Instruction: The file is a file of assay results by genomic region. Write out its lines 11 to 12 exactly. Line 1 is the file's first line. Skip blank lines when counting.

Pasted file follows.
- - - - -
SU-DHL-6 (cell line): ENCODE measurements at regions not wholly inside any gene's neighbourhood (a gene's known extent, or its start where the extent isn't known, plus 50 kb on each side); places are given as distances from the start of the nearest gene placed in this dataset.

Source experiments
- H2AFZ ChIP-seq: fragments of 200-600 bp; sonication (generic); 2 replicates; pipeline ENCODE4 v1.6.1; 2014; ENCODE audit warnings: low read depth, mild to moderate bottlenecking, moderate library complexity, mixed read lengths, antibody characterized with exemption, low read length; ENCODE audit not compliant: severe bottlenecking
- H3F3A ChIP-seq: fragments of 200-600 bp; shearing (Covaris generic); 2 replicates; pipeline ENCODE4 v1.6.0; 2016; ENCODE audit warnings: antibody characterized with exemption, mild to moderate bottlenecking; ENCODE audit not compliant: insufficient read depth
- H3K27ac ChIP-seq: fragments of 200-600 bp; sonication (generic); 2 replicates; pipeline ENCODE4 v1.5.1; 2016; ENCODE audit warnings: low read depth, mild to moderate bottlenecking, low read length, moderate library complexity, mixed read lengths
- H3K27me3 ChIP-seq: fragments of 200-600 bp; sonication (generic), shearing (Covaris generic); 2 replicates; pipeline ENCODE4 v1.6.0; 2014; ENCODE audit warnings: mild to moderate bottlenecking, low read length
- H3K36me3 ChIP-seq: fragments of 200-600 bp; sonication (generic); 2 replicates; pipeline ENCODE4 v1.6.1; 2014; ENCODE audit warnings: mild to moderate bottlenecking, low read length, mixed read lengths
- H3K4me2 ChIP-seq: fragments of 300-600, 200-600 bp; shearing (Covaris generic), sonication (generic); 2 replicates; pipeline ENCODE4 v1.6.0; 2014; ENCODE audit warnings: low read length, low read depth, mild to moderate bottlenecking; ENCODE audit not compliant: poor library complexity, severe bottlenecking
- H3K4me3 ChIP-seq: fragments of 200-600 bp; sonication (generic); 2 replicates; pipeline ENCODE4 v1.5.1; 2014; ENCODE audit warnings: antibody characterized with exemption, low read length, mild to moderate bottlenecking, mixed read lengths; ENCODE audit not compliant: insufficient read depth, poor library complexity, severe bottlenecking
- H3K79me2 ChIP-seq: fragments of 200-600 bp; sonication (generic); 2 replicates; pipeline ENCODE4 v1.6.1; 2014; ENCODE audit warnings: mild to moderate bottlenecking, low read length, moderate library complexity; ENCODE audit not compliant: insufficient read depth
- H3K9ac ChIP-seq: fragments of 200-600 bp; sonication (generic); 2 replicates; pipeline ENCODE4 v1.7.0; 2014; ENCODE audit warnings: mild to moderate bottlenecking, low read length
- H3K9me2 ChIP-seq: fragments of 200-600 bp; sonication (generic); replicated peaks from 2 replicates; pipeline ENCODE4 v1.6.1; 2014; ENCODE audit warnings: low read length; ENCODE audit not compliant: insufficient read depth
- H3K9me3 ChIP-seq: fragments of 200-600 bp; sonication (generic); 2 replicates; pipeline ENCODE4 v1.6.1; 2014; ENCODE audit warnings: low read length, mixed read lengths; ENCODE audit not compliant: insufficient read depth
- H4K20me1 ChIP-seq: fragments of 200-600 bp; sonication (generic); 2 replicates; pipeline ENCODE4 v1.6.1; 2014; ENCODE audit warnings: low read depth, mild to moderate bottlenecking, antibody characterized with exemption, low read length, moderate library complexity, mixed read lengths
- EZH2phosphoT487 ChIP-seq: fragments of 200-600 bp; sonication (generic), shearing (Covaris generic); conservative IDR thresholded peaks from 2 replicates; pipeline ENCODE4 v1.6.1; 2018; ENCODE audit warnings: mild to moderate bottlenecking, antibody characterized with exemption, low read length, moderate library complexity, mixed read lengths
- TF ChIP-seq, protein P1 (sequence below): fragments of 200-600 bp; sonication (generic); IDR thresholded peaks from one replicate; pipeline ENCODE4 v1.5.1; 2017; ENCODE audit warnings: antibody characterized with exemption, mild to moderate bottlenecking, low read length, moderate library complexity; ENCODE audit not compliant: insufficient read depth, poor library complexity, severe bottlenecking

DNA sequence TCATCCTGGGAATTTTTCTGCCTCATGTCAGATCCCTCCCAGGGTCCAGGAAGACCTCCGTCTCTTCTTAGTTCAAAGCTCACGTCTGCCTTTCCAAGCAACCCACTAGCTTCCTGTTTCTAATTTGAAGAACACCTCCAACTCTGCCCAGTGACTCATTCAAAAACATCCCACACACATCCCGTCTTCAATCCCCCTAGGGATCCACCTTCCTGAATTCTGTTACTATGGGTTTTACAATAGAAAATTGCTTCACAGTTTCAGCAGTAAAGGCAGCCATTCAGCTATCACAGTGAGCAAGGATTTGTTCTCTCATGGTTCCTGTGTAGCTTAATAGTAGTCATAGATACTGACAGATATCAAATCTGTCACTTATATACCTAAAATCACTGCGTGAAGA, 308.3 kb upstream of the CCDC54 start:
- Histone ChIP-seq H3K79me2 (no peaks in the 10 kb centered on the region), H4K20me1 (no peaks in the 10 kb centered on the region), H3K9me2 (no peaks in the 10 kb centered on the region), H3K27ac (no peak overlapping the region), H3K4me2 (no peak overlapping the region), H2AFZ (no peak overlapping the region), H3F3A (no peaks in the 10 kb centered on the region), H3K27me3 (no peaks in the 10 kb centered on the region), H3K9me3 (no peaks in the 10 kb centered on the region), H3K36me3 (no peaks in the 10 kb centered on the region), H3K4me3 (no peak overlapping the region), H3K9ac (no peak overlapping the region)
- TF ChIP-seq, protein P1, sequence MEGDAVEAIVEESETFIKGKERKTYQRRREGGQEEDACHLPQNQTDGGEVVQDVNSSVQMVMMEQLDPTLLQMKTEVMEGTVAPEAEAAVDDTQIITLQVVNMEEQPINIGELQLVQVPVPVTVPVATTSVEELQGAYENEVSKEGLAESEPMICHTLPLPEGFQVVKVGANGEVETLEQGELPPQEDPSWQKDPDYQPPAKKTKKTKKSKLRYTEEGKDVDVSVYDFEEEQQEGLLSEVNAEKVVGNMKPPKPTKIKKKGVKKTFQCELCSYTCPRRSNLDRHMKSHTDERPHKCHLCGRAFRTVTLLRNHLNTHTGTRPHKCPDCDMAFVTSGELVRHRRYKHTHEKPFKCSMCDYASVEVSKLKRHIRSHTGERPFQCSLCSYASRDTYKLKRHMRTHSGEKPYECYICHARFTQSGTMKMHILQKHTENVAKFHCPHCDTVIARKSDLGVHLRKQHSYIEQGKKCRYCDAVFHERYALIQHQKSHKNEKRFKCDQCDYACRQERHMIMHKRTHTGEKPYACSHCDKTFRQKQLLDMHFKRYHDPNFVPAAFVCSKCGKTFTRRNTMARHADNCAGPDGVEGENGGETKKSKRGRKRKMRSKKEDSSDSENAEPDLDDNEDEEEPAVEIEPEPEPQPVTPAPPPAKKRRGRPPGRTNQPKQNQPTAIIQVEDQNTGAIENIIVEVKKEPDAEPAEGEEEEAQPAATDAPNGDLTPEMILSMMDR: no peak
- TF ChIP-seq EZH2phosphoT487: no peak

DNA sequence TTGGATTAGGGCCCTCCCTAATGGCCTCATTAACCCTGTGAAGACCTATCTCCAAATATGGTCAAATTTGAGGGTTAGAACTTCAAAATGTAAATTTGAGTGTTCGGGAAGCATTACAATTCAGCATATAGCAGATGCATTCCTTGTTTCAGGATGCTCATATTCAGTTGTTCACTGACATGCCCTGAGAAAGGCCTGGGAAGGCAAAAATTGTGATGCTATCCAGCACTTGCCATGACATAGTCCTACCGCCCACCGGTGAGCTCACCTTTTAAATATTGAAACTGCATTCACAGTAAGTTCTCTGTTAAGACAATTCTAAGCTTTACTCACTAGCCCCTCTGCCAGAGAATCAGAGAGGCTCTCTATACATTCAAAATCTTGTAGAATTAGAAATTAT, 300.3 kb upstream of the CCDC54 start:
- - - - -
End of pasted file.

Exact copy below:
- H3K9ac ChIP-seq: fragments of 200-600 bp; sonication (generic); 2 replicates; pipeline ENCODE4 v1.7.0; 2014; ENCODE audit warnings: mild to moderate bottlenecking, low read length
- H3K9me2 ChIP-seq: fragments of 200-600 bp; sonication (generic); replicated peaks from 2 replicates; pipeline ENCODE4 v1.6.1; 2014; ENCODE audit warnings: low read length; ENCODE audit not compliant: insufficient read depth